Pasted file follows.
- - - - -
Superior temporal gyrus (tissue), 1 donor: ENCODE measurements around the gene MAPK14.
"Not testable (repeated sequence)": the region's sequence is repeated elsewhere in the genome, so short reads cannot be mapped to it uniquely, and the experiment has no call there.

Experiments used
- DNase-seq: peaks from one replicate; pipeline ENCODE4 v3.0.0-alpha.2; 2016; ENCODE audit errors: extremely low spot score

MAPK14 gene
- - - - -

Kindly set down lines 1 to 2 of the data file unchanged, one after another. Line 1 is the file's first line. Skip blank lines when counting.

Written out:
Superior temporal gyrus (tissue), 1 donor: ENCODE measurements around the gene MAPK14.
"Not testable (repeated sequence)": the region's sequence is repeated elsewhere in the genome, so short reads cannot be mapped to it uniquely, and the experiment has no call there.